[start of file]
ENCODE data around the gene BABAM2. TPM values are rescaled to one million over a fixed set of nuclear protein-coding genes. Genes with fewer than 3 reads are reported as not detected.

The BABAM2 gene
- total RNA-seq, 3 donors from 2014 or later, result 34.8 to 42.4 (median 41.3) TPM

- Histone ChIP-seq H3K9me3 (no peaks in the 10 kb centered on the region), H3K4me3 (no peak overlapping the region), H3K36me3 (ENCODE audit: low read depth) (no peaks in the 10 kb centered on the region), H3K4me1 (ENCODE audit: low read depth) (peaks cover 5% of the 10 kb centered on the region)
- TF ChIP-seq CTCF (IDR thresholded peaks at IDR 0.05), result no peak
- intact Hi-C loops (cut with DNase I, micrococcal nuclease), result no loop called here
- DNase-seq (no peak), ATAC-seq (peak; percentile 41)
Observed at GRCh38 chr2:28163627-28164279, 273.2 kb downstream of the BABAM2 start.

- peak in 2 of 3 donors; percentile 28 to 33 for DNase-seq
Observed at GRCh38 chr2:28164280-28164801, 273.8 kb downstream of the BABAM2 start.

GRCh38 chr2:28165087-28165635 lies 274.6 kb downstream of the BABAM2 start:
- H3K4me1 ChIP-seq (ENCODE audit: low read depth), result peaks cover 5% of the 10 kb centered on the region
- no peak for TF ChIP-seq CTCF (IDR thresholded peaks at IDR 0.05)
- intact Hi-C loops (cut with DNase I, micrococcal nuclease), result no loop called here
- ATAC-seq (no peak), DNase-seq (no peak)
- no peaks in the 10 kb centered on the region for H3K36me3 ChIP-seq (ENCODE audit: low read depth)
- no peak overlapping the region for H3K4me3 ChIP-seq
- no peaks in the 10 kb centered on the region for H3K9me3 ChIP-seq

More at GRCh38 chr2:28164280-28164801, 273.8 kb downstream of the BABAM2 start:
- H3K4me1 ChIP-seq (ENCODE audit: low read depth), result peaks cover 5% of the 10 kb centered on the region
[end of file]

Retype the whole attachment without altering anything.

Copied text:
ENCODE data around the gene BABAM2. TPM values are rescaled to one million over a fixed set of nuclear protein-coding genes. Genes with fewer than 3 reads are reported as not detected.

The BABAM2 gene
- total RNA-seq, 3 donors from 2014 or later, result 34.8 to 42.4 (median 41.3) TPM

- Histone ChIP-seq H3K9me3 (no peaks in the 10 kb centered on the region), H3K4me3 (no peak overlapping the region), H3K36me3 (ENCODE audit: low read depth) (no peaks in the 10 kb centered on the region), H3K4me1 (ENCODE audit: low read depth) (peaks cover 5% of the 10 kb centered on the region)
- TF ChIP-seq CTCF (IDR thresholded peaks at IDR 0.05), result no peak
- intact Hi-C loops (cut with DNase I, micrococcal nuclease), result no loop called here
- DNase-seq (no peak), ATAC-seq (peak; percentile 41)
Observed at GRCh38 chr2:28163627-28164279, 273.2 kb downstream of the BABAM2 start.

- peak in 2 of 3 donors; percentile 28 to 33 for DNase-seq
Observed at GRCh38 chr2:28164280-28164801, 273.8 kb downstream of the BABAM2 start.

GRCh38 chr2:28165087-28165635 lies 274.6 kb downstream of the BABAM2 start:
- H3K4me1 ChIP-seq (ENCODE audit: low read depth), result peaks cover 5% of the 10 kb centered on the region
- no peak for TF ChIP-seq CTCF (IDR thresholded peaks at IDR 0.05)
- intact Hi-C loops (cut with DNase I, micrococcal nuclease), result no loop called here
- ATAC-seq (no peak), DNase-seq (no peak)
- no peaks in the 10 kb centered on the region for H3K36me3 ChIP-seq (ENCODE audit: low read depth)
- no peak overlapping the region for H3K4me3 ChIP-seq
- no peaks in the 10 kb centered on the region for H3K9me3 ChIP-seq

More at GRCh38 chr2:28164280-28164801, 273.8 kb downstream of the BABAM2 start:
- H3K4me1 ChIP-seq (ENCODE audit: low read depth), result peaks cover 5% of the 10 kb centered on the region